1. He’s locked down the independents.
Red State’s Dan McLaughlin offers a compelling, data-rich case that Obama’s strong support among Democrats is moot because, after winning independents four years ago, the president is now losing them by margins too wide to survive. “Mitt Romney has a consistent, significant lead among independent voters, which increasingly looks like a double-digit lead,” writes McLaughlin. “This is especially clear in national polls, but can also be seen in the key swing state polls.” And lest his analysis be dismissed as conservative blather, the Washington Post’s Chris Cilizza also recently noted Obama’s perilous levels of support among indies.
2. Actually he, not Obama, has the turnout advantage.
To paraphrase Robert De Niro in the unforgettable scene as a bat-wielding Al Capone in “The Untouchables,” a presidential candidate must have his “enthusiasms.” And the new Pew survey report titled “Presidential Race Dead Even; Romney Maintains Turnout Edge,” confirms that heightened enthusiasm toward Romney’s candidacy now translates into a larger share of the likely-to-turn-out electorate that identifies itself as Republican or Republican-leaning. “In fact, surveys over the past month have found Republicans becoming much more upbeat about the race and about Mitt Romney himself. More Republicans now see the campaign as interesting and informative. And compared with September, a greater proportion of Romney voters now say they are voting for him rather than against Obama,” Pew’s poll summary explains. The poll also shows that Romney’s long-suffering favorability rating has reached 50 percent, basically the same as Obama’s 52, and that the share of supporters who back Romney “strongly” (67 percent) is also essentially identical to the president’s (68).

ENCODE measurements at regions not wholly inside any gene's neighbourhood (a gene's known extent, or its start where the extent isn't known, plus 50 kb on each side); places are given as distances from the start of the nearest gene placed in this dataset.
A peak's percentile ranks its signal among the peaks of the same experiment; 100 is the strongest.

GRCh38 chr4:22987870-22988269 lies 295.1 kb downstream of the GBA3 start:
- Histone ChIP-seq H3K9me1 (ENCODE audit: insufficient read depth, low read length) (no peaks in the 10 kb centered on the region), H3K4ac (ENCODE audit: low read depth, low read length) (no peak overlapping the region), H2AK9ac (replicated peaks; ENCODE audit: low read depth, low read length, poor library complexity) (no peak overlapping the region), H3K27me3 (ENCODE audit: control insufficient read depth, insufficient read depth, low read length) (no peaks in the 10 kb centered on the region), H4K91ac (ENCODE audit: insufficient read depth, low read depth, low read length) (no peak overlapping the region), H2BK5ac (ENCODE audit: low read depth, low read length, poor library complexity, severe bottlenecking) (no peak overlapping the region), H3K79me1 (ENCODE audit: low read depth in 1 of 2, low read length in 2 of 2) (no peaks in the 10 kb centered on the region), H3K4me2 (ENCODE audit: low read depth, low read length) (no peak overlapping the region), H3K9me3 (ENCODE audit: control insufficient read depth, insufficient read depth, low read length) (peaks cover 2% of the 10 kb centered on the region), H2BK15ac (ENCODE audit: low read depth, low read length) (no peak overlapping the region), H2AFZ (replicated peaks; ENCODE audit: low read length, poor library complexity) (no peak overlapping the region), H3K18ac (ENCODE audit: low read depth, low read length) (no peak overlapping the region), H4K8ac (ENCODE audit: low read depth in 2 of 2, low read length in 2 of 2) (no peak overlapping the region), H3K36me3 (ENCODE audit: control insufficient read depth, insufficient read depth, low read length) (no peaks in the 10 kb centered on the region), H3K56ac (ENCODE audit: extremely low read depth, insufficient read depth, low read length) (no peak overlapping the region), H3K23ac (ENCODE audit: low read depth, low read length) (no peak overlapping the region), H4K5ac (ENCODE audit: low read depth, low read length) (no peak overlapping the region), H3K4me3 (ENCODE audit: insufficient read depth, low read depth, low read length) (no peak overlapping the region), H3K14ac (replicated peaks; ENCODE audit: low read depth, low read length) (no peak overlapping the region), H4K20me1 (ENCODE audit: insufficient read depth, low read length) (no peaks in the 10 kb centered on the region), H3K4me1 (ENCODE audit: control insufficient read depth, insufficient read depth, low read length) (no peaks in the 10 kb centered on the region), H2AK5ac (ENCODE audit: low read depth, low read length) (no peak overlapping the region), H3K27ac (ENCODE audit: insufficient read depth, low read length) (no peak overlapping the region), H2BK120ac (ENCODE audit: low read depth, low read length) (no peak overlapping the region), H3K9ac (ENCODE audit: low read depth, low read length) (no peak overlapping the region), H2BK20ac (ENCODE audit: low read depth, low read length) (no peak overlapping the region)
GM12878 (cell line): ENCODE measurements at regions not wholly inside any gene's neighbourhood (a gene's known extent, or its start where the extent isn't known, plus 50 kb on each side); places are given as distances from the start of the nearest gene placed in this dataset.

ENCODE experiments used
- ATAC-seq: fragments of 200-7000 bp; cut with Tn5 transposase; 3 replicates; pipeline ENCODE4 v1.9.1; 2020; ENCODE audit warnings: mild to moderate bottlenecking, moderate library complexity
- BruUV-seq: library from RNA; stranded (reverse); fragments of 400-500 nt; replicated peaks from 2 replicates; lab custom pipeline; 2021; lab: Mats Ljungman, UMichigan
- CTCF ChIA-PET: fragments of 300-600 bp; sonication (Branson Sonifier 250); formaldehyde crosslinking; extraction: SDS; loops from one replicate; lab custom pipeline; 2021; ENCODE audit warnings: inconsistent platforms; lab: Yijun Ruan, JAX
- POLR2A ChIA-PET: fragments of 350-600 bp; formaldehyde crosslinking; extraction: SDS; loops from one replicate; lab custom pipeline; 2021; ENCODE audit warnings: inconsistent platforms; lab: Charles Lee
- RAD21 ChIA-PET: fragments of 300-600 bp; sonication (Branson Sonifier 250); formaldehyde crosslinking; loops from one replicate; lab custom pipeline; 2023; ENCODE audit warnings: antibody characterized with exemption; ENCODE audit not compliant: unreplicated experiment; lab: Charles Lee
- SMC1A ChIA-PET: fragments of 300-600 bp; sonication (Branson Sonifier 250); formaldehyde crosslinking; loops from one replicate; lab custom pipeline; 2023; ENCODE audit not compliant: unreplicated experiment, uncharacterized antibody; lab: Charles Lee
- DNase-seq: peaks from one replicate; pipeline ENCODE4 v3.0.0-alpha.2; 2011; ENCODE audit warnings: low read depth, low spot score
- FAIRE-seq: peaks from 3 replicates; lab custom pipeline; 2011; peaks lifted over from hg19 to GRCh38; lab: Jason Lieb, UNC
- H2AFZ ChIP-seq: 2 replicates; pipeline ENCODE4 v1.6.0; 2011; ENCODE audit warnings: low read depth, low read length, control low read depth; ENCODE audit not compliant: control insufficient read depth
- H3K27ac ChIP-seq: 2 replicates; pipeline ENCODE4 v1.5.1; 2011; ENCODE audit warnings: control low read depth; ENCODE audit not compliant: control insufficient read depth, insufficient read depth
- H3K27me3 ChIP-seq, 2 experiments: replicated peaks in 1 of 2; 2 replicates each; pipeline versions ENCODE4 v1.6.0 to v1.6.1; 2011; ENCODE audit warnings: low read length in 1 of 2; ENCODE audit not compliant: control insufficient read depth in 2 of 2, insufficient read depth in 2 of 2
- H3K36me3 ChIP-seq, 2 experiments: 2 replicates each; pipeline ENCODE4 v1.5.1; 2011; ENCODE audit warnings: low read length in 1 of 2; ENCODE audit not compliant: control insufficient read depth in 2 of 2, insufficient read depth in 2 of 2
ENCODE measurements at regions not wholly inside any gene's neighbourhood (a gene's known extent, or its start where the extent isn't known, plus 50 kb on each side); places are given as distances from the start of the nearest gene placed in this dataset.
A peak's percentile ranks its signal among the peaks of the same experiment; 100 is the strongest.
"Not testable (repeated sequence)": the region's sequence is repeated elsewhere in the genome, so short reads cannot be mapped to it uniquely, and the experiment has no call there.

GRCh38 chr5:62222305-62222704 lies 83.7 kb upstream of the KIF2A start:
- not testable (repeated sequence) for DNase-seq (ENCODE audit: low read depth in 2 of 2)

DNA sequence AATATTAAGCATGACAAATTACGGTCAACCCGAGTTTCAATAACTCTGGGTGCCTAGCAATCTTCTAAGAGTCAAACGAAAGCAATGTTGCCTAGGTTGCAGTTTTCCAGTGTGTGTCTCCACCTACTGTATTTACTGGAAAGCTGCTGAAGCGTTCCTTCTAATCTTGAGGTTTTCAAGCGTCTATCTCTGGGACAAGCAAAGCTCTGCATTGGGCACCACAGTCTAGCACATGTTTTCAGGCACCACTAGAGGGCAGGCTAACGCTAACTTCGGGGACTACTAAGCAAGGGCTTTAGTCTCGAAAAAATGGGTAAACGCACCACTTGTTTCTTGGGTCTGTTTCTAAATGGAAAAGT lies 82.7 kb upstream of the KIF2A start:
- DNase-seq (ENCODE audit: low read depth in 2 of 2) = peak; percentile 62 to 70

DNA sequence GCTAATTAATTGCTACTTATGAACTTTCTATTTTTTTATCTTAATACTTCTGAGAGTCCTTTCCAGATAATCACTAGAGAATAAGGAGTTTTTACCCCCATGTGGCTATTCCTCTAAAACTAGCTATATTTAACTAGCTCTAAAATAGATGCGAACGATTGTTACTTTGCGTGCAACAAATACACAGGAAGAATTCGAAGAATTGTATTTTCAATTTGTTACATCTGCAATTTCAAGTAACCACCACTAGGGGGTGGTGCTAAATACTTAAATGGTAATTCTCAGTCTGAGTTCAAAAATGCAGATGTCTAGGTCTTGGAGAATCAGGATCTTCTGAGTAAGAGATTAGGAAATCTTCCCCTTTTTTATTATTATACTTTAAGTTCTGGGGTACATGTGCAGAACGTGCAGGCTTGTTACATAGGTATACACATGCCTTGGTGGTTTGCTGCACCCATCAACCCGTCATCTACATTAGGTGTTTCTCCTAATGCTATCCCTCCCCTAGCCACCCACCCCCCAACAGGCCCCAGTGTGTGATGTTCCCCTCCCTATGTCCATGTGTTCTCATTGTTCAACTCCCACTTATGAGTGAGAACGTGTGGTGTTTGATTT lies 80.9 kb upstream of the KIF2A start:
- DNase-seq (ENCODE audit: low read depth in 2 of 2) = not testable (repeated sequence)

3. And that’s because Obama’s ground game “edge” is mythical — and besides, a secret Mormon army is quietly mobilizing out West.
Forget all these stories you are reading about Obama’s massive ground game edge, says Commentary’s Jon Tobin. Citing none other than venerable liberal blogger Kevin Drum — take that, Democratic field operatives! — Tobin argues that a) Republicans historically rely more on equally effective volunteer operations, rather than paid offices and staffers; and b) the “other reason why Republicans are not as obsessed with turnout is that their base tends to be more highly motivated and, as a rule, are already registered rather than having to be schlepped out to the polls with great difficulty.” Meanwhile, the Romney camp has quietly deployed battalions of messianic Mormon warriors from Utah into Nevada and Colorado to wrest the Southwest from Obama.
4. The youth vote won’t be there for Obama this time.
The Los Angeles Times’ Mark Barabak addresses the question of whether the share of the youth vote will shrink compared to 2008, and/or disaffected younger voters will simply not break at the 2-to-1 rate they did for Obama four years ago. If either happens — and certainly if both do — Obama will not be able to count the head start he got four years ago by receiving 66 percent of votes from the 18 percent of voters who in 2008 were under 30. “There is little doubt Obama will again win a majority of the youth vote against Republican Mitt Romney, as Democrats have in all but three presidential elections since 18-year-olds started voting in 1972,” writes Barabak. The more important question is whether the turnout matches that of 2008, a factor that could decide the outcome in several battleground states — North Carolina, Virginia and Colorado among them — and ultimately determine who wins the White House.”